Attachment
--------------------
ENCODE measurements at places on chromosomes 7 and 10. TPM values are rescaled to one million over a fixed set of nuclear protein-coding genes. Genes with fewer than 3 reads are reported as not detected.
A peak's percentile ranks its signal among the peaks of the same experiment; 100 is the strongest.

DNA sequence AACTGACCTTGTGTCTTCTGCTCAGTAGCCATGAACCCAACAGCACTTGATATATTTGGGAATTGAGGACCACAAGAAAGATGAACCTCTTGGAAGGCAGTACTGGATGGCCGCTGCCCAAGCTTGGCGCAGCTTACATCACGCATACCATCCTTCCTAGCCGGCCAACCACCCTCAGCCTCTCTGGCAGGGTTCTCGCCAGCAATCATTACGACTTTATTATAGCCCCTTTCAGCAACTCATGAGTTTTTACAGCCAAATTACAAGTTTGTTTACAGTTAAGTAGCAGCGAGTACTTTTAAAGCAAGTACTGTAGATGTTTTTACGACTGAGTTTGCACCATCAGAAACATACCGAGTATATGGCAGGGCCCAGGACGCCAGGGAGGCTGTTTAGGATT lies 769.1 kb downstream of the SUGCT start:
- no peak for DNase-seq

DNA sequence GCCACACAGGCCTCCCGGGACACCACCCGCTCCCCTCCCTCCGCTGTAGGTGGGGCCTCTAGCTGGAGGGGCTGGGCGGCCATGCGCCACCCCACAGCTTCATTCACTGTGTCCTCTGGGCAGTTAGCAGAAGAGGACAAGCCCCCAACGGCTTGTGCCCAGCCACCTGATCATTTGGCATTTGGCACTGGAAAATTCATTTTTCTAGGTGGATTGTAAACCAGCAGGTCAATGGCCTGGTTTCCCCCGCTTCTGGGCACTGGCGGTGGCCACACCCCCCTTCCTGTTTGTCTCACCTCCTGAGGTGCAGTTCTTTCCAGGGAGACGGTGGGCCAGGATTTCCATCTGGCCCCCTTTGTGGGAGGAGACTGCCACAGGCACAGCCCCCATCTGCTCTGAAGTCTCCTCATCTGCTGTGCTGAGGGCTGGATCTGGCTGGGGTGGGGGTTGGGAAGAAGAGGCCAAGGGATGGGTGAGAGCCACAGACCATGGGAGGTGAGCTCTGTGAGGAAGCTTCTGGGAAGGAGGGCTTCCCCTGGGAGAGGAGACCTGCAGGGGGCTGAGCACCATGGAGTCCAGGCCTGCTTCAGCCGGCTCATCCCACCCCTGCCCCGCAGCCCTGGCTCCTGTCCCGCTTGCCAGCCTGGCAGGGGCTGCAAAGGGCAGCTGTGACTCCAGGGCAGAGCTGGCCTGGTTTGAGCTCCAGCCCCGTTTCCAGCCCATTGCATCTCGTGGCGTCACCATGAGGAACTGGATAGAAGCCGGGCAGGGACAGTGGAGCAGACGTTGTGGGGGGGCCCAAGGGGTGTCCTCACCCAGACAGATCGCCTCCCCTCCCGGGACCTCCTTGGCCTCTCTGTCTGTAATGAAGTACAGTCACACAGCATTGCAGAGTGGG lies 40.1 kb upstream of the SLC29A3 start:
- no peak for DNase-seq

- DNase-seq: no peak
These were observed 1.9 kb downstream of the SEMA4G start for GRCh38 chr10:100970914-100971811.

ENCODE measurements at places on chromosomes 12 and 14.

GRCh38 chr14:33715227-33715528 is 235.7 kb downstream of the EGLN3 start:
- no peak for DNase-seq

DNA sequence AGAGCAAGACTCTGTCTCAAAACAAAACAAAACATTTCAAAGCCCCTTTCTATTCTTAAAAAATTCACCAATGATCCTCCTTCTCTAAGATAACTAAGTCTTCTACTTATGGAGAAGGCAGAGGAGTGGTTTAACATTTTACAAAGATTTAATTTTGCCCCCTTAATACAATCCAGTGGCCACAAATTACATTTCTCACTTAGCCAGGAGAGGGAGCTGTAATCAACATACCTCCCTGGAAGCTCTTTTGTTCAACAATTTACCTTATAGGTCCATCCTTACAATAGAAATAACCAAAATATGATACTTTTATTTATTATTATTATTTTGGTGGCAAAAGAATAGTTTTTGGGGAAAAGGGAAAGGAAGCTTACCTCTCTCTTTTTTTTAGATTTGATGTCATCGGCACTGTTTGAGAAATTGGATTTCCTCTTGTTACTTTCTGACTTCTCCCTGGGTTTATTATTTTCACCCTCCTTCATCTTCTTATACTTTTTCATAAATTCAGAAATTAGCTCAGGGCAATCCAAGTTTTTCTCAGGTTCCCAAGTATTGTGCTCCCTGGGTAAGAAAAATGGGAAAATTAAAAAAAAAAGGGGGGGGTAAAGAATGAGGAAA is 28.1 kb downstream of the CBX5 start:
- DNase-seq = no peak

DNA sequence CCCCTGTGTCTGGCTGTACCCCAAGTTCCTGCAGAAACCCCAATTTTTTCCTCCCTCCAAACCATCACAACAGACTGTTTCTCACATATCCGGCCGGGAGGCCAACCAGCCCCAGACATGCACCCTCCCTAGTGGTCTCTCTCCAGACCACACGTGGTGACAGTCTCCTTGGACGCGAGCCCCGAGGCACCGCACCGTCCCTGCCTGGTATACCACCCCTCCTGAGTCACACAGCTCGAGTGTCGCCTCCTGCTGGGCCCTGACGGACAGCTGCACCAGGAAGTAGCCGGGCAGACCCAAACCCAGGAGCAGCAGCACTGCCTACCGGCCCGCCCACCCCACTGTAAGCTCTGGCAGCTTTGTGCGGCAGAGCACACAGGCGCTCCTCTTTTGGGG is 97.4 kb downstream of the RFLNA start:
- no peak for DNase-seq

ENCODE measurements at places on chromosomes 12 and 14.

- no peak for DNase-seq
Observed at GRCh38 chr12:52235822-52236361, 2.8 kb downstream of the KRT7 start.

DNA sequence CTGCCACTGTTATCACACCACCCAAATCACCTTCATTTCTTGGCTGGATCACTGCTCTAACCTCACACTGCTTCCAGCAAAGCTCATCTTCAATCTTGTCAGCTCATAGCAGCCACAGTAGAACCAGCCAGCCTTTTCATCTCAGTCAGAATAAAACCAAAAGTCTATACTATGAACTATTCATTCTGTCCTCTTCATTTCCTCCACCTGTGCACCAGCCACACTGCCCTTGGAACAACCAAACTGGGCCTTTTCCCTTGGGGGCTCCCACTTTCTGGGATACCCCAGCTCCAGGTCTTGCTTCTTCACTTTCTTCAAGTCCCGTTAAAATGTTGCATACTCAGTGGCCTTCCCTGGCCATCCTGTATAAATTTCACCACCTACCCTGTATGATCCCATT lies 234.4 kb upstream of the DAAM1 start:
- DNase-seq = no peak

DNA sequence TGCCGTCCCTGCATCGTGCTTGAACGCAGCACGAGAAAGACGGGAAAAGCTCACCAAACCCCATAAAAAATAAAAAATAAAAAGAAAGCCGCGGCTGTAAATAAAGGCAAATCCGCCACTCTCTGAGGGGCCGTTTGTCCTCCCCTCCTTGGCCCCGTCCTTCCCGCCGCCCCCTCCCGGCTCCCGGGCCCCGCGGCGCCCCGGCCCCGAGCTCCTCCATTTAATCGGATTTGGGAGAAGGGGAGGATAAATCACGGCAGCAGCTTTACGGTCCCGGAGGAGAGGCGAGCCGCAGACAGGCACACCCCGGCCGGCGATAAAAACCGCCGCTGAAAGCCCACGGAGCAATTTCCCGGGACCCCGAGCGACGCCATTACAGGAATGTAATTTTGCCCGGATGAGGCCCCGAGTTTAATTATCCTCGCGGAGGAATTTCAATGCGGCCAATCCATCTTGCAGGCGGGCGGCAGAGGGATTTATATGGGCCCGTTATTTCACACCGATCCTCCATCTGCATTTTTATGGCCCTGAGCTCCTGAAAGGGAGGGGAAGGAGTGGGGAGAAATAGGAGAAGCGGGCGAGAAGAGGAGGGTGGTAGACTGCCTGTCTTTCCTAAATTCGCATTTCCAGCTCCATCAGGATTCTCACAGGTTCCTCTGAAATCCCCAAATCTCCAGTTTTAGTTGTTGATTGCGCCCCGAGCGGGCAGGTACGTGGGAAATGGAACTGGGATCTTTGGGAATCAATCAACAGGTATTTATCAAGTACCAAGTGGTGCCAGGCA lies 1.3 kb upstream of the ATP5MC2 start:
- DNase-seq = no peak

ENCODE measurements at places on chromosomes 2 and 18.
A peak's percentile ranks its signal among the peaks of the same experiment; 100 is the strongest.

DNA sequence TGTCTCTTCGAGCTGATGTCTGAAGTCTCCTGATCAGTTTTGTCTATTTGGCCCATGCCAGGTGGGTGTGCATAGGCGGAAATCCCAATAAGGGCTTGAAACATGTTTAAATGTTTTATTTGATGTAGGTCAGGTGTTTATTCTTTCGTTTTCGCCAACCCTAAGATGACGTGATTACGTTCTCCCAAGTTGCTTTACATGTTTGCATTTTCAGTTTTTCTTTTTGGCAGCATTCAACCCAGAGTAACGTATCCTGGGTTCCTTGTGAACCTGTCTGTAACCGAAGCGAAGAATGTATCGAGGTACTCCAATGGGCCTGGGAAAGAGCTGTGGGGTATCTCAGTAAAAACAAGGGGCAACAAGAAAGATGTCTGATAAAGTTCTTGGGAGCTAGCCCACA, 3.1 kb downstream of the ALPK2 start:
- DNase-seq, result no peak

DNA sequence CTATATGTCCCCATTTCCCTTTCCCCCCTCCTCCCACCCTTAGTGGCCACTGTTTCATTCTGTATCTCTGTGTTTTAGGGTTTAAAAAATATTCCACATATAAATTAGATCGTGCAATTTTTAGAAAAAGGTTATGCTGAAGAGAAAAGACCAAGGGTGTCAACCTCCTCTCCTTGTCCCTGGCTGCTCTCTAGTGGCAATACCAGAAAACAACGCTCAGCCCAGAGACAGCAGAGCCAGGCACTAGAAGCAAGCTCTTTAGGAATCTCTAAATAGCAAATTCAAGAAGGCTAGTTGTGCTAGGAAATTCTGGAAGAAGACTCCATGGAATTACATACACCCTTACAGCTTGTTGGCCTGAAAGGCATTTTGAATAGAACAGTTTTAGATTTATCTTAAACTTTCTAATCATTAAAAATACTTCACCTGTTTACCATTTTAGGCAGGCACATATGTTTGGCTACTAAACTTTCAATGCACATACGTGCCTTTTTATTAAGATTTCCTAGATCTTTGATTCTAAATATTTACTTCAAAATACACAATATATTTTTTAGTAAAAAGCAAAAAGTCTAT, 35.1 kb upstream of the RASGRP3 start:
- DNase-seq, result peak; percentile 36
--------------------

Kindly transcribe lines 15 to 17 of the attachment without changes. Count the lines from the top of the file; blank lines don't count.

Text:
- no peak for DNase-seq

ENCODE measurements at places on chromosomes 12 and 14.

- no peak for DNase-seq